The funeral of Professor Charles Sprague Sargent '62, Arnold Professor of Arboriculture and Director of the Arnold Arboretum, will take place at St. Paul's Episcopal Chapel in Brookline tomorrow at 2.30 o'clock.
Professor Sargent died at his home. "Holm Lea," in Brookline yesterday, following a short illness of only two weeks, up to which time he had gone to the Arboretum every day. He had been in charge of the Arboretum since it was created in 1872 from a bequest of John Arnold to Harvard for that purpose. This was the most important of the many tasks connected with the progressing study of horticulture and forestry which he undertook. He conducted the first census of the forest resources of the United States, which led to the first federal action of importance in this field.
Professor Sargent was born in Boston, April 24, 1841, and was the son of Ignatius and Henrietta (Grey) Sargent. He prepared for college at Dixwell's School and received his degree in 1862. The following year he entered the service of his country, becoming a Lieutenant in the Second Louisiana Infantry. He was breveted Major "for faithful and meritorious service" during the campaign against Mobile. Following his honorable discharge at the end of the war, he turned his attention to horticulture and arboreal pursuits, identifying himself with Harvard, where he was Professor of Horticulture and then a Director of the Botanic Garden, holding the latter position until after the creation of the Arnold Arboretum.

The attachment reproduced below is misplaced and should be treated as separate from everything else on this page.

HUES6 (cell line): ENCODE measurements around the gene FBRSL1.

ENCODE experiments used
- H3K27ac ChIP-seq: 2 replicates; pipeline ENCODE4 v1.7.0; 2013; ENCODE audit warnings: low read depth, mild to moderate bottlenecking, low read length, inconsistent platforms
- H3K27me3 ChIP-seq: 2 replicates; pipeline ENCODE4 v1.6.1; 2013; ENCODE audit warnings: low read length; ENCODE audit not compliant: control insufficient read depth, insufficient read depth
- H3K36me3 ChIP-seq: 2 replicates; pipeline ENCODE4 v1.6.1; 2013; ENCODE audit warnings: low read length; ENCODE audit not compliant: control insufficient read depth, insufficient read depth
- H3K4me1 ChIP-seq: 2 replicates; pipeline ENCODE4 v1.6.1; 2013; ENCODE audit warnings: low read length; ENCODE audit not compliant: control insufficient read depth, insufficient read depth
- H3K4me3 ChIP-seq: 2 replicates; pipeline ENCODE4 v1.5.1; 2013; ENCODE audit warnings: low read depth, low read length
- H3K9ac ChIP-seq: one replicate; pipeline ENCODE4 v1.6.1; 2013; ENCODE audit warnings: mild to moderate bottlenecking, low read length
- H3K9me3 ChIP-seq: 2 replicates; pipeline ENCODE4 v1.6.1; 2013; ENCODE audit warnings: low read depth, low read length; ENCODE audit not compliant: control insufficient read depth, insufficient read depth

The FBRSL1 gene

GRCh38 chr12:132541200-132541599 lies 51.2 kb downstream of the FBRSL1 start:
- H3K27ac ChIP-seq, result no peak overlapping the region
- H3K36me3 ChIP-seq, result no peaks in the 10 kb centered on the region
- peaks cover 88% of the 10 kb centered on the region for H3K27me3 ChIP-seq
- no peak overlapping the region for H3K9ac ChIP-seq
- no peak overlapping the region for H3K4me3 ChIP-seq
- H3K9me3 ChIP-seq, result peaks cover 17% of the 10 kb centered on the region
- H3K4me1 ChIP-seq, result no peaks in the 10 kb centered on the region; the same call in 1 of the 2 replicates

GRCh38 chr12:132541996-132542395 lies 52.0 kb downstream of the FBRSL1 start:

In 1923 the Frank N. Meyer Agricultural medal was awarded to Professor Sargent by the American Genetic Association. The medal was presented to him by President Lowell at a luncheon of the overseers committee on the Arnold Arboretum.